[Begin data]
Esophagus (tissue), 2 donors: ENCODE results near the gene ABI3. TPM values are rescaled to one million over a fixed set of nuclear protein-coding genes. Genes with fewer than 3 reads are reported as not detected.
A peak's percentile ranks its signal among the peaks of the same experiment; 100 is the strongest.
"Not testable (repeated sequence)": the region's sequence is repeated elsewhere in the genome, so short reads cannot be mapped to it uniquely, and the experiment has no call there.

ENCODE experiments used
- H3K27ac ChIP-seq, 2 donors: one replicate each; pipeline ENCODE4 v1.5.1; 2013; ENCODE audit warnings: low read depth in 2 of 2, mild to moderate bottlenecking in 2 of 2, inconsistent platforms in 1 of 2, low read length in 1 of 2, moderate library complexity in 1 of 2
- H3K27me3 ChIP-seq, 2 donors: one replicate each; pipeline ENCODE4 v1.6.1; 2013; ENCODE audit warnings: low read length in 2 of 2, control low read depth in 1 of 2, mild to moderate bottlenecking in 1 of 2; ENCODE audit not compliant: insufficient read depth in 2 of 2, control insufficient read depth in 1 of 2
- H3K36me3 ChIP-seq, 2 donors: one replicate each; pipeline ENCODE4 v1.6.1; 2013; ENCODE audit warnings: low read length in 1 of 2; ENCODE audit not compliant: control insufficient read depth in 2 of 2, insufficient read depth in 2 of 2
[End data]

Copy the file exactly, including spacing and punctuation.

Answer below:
Esophagus (tissue), 2 donors: ENCODE results near the gene ABI3. TPM values are rescaled to one million over a fixed set of nuclear protein-coding genes. Genes with fewer than 3 reads are reported as not detected.
A peak's percentile ranks its signal among the peaks of the same experiment; 100 is the strongest.
"Not testable (repeated sequence)": the region's sequence is repeated elsewhere in the genome, so short reads cannot be mapped to it uniquely, and the experiment has no call there.

ENCODE experiments used
- H3K27ac ChIP-seq, 2 donors: one replicate each; pipeline ENCODE4 v1.5.1; 2013; ENCODE audit warnings: low read depth in 2 of 2, mild to moderate bottlenecking in 2 of 2, inconsistent platforms in 1 of 2, low read length in 1 of 2, moderate library complexity in 1 of 2
- H3K27me3 ChIP-seq, 2 donors: one replicate each; pipeline ENCODE4 v1.6.1; 2013; ENCODE audit warnings: low read length in 2 of 2, control low read depth in 1 of 2, mild to moderate bottlenecking in 1 of 2; ENCODE audit not compliant: insufficient read depth in 2 of 2, control insufficient read depth in 1 of 2
- H3K36me3 ChIP-seq, 2 donors: one replicate each; pipeline ENCODE4 v1.6.1; 2013; ENCODE audit warnings: low read length in 1 of 2; ENCODE audit not compliant: control insufficient read depth in 2 of 2, insufficient read depth in 2 of 2